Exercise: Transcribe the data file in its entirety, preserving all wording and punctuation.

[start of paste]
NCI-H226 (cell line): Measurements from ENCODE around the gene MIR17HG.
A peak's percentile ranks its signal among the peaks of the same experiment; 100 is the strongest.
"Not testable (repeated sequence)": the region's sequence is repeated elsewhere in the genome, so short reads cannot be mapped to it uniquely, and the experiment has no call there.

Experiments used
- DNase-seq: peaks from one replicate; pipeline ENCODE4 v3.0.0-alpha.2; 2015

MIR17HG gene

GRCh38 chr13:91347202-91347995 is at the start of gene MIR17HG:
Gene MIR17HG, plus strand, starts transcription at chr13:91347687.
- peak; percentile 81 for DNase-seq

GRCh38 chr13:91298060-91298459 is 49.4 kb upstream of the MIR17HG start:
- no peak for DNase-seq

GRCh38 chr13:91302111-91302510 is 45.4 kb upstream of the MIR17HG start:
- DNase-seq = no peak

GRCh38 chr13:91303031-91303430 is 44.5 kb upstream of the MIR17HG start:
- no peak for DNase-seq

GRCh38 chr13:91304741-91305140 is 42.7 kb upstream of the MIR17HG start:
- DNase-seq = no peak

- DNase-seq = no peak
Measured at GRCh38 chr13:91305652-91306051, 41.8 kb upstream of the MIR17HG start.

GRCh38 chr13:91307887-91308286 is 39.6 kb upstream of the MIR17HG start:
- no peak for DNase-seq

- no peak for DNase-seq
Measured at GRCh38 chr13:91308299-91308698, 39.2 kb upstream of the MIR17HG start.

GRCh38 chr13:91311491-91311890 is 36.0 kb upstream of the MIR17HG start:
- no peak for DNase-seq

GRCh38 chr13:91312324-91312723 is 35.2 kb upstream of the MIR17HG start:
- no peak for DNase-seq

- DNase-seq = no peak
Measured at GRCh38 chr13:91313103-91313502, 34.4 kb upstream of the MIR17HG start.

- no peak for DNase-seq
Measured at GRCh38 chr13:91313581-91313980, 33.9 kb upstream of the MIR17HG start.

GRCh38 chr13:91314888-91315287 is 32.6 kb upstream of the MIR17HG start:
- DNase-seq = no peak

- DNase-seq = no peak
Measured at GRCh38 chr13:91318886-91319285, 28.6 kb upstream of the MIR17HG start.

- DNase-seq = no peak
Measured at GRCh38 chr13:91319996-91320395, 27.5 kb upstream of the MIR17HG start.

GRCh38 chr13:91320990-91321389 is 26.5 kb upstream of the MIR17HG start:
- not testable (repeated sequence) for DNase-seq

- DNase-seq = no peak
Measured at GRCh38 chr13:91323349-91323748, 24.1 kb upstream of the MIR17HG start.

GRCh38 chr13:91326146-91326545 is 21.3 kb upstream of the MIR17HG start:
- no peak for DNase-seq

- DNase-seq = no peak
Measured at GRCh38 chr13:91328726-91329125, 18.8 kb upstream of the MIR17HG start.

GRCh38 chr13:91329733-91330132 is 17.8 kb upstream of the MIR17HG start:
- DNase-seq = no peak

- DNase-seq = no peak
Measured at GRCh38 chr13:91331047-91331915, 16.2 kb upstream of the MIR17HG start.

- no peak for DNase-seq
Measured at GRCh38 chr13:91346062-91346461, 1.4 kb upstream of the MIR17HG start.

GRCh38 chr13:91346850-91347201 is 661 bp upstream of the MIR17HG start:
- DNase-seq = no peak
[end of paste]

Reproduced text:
NCI-H226 (cell line): Measurements from ENCODE around the gene MIR17HG.
A peak's percentile ranks its signal among the peaks of the same experiment; 100 is the strongest.
"Not testable (repeated sequence)": the region's sequence is repeated elsewhere in the genome, so short reads cannot be mapped to it uniquely, and the experiment has no call there.

Experiments used
- DNase-seq: peaks from one replicate; pipeline ENCODE4 v3.0.0-alpha.2; 2015

MIR17HG gene

GRCh38 chr13:91347202-91347995 is at the start of gene MIR17HG:
Gene MIR17HG, plus strand, starts transcription at chr13:91347687.
- peak; percentile 81 for DNase-seq

GRCh38 chr13:91298060-91298459 is 49.4 kb upstream of the MIR17HG start:
- no peak for DNase-seq

GRCh38 chr13:91302111-91302510 is 45.4 kb upstream of the MIR17HG start:
- DNase-seq = no peak

GRCh38 chr13:91303031-91303430 is 44.5 kb upstream of the MIR17HG start:
- no peak for DNase-seq

GRCh38 chr13:91304741-91305140 is 42.7 kb upstream of the MIR17HG start:
- DNase-seq = no peak

- DNase-seq = no peak
Measured at GRCh38 chr13:91305652-91306051, 41.8 kb upstream of the MIR17HG start.

GRCh38 chr13:91307887-91308286 is 39.6 kb upstream of the MIR17HG start:
- no peak for DNase-seq

- no peak for DNase-seq
Measured at GRCh38 chr13:91308299-91308698, 39.2 kb upstream of the MIR17HG start.

GRCh38 chr13:91311491-91311890 is 36.0 kb upstream of the MIR17HG start:
- no peak for DNase-seq

GRCh38 chr13:91312324-91312723 is 35.2 kb upstream of the MIR17HG start:
- no peak for DNase-seq

- DNase-seq = no peak
Measured at GRCh38 chr13:91313103-91313502, 34.4 kb upstream of the MIR17HG start.

- no peak for DNase-seq
Measured at GRCh38 chr13:91313581-91313980, 33.9 kb upstream of the MIR17HG start.

GRCh38 chr13:91314888-91315287 is 32.6 kb upstream of the MIR17HG start:
- DNase-seq = no peak

- DNase-seq = no peak
Measured at GRCh38 chr13:91318886-91319285, 28.6 kb upstream of the MIR17HG start.

- DNase-seq = no peak
Measured at GRCh38 chr13:91319996-91320395, 27.5 kb upstream of the MIR17HG start.

GRCh38 chr13:91320990-91321389 is 26.5 kb upstream of the MIR17HG start:
- not testable (repeated sequence) for DNase-seq

- DNase-seq = no peak
Measured at GRCh38 chr13:91323349-91323748, 24.1 kb upstream of the MIR17HG start.

GRCh38 chr13:91326146-91326545 is 21.3 kb upstream of the MIR17HG start:
- no peak for DNase-seq

- DNase-seq = no peak
Measured at GRCh38 chr13:91328726-91329125, 18.8 kb upstream of the MIR17HG start.

GRCh38 chr13:91329733-91330132 is 17.8 kb upstream of the MIR17HG start:
- DNase-seq = no peak

- DNase-seq = no peak
Measured at GRCh38 chr13:91331047-91331915, 16.2 kb upstream of the MIR17HG start.

- no peak for DNase-seq
Measured at GRCh38 chr13:91346062-91346461, 1.4 kb upstream of the MIR17HG start.

GRCh38 chr13:91346850-91347201 is 661 bp upstream of the MIR17HG start:
- DNase-seq = no peak